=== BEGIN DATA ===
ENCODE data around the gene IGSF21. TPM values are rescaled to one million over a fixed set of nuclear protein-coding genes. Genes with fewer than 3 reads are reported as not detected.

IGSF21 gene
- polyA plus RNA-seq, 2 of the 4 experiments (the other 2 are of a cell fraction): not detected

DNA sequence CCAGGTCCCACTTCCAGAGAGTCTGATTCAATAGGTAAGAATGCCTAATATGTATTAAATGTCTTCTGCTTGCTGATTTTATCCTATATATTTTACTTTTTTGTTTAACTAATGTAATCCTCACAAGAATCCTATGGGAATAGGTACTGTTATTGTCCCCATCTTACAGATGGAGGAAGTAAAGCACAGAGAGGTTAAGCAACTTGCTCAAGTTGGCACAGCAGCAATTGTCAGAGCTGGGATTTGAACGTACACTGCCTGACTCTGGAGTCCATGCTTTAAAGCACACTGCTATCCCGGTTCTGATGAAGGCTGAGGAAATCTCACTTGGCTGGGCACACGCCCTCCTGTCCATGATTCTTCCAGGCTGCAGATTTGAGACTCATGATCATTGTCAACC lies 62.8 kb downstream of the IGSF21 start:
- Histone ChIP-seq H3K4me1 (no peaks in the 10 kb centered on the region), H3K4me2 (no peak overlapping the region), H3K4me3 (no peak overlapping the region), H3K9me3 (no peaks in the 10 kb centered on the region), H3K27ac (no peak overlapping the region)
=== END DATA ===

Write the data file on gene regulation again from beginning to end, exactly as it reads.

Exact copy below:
ENCODE data around the gene IGSF21. TPM values are rescaled to one million over a fixed set of nuclear protein-coding genes. Genes with fewer than 3 reads are reported as not detected.

IGSF21 gene
- polyA plus RNA-seq, 2 of the 4 experiments (the other 2 are of a cell fraction): not detected

DNA sequence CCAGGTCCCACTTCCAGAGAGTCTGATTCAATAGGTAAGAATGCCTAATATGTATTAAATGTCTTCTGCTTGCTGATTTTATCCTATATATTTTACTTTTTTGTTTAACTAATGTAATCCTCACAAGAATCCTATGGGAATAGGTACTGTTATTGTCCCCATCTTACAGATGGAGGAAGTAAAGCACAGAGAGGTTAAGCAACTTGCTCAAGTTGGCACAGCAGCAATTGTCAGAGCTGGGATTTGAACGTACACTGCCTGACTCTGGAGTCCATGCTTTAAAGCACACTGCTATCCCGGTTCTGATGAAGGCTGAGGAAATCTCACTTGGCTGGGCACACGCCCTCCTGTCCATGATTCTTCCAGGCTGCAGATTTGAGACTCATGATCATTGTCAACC lies 62.8 kb downstream of the IGSF21 start:
- Histone ChIP-seq H3K4me1 (no peaks in the 10 kb centered on the region), H3K4me2 (no peak overlapping the region), H3K4me3 (no peak overlapping the region), H3K9me3 (no peaks in the 10 kb centered on the region), H3K27ac (no peak overlapping the region)